Also, we've got some pretty incredible lakes up here

Torch Lake is surreal.

p.s. - throwback to one of the greatest videos in internet, and Barstool history. The Fall River sea monster


+++++++ UPDATE +++++++

Never thought a blog about sharks off the coast of Massachusetts would devolve into a debate about global warming but here we are. Apologies to those more educated than me out there. First person to admit when I'm wrong, and in this case, I had zero clue about the Marine Mammal Protection Act protections put in place to ban seal hunting that's lead to their big-time resurgence. 

So upon researching it, I found the following -

Bangor Daily News - No one questions that seal and shark numbers are on the rise, mostly due to federal protections. It’s estimated there are as many as 50,000 gray seals in New England waters plus a lesser number of harbor seals. The animals were almost eliminated through hunting and bounties decades ago.

But experts maintain there is not enough science to determine whether the current population is too big and little basis for culling the marine mammals. Even suggesting seals are destroying fisheries or are solely to blame for shark attacks is not supported by hard evidence. Experts say warming waters and other factors also could be playing a role. The Gulf of Maine, which stretches from Cape Cod to Nova Scotia, has been heating up faster than 99 percent of the world’s oceans.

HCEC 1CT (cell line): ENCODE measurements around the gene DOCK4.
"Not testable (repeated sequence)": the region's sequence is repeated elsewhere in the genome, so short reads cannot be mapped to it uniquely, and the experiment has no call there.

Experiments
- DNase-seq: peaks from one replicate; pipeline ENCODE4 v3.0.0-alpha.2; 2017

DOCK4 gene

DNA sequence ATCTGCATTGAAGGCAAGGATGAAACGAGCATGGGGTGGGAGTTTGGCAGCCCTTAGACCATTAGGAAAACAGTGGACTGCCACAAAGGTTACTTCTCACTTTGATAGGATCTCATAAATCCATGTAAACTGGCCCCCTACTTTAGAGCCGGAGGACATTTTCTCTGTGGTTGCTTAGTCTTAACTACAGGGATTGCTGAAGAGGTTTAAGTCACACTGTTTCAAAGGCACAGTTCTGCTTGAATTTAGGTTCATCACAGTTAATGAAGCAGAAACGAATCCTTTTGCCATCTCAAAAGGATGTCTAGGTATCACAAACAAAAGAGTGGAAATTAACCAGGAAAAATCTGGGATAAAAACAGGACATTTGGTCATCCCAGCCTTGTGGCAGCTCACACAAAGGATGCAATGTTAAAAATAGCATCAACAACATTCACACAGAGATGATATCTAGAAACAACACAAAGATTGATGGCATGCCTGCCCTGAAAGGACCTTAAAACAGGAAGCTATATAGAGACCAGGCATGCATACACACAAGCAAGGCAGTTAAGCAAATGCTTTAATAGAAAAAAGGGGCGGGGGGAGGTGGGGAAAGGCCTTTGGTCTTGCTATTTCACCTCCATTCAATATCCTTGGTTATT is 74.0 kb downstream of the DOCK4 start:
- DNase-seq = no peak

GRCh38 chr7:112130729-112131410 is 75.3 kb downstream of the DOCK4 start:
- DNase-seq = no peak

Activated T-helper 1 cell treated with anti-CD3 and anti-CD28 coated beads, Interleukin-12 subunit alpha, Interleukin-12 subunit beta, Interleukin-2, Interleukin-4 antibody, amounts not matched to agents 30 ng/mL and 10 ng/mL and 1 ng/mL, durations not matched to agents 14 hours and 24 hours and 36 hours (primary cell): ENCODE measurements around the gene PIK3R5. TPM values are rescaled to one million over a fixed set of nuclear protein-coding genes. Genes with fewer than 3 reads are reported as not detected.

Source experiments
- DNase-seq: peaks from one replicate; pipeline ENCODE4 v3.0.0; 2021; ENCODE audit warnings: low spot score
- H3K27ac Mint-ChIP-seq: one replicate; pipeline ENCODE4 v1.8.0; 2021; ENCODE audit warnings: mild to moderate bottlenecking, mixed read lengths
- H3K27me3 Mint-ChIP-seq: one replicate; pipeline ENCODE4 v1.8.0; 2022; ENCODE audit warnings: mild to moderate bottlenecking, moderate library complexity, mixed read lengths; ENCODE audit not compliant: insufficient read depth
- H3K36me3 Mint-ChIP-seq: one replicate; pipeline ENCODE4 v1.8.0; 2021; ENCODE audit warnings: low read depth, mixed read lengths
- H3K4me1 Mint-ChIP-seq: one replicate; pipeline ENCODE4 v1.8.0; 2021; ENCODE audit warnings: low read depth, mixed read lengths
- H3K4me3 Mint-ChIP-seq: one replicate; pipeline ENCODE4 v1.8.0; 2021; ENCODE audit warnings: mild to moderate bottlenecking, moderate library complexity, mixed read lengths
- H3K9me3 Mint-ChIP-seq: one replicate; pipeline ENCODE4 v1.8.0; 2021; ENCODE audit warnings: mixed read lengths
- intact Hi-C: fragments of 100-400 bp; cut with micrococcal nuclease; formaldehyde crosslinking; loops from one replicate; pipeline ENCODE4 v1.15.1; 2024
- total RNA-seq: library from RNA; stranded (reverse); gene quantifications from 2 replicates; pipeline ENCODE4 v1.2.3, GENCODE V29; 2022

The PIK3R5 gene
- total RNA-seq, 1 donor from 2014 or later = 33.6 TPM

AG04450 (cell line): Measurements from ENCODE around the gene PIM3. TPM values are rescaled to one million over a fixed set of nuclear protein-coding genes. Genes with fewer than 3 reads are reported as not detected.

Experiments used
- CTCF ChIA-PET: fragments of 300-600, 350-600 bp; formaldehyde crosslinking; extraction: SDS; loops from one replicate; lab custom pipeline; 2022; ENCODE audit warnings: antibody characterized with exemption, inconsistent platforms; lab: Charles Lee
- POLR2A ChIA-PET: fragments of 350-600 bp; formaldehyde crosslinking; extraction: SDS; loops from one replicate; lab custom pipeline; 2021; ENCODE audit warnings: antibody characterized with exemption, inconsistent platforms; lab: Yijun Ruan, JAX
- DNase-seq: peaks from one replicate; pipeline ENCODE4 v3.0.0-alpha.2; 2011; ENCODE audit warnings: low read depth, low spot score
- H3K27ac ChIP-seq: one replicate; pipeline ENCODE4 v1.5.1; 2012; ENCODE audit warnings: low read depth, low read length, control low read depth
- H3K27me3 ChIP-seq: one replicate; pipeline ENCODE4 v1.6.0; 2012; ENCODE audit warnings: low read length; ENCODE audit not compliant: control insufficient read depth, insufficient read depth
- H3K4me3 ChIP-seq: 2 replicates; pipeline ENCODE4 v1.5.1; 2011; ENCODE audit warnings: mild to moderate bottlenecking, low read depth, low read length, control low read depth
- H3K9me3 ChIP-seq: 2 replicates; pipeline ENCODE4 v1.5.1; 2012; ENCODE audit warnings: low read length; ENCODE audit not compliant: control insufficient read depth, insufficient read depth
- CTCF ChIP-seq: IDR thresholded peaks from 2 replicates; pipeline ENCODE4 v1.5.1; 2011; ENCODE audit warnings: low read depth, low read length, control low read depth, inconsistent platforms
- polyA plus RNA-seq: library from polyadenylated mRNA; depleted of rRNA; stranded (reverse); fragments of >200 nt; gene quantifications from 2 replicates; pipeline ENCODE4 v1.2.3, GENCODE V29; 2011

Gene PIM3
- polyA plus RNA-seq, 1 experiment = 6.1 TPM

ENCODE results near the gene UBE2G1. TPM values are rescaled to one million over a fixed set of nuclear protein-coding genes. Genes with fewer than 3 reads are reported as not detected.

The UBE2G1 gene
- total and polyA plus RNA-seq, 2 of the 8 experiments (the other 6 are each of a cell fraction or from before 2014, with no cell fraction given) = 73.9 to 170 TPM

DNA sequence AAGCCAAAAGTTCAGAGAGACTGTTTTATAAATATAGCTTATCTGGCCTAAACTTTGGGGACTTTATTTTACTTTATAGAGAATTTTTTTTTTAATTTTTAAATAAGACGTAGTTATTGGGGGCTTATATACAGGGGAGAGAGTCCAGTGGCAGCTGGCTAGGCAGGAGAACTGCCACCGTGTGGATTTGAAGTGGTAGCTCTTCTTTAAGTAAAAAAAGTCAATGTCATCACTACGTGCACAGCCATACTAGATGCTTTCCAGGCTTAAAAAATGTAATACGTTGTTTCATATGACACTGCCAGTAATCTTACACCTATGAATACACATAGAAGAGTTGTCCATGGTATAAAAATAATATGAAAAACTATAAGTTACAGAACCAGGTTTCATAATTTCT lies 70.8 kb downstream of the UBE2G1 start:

Cape Cod Times - Seals move around to forage and spend significant amounts of time in the water, making it hard to estimate their numbers. Seasonal changes in gray and harbor seal abundance outside of the breeding season are unknown. Population numbers have been increasing since federal regulations protecting marine mammals were put in place in the 1970s. A 2016 study estimated 30–50,000 animals at various times in southeastern Massachusetts.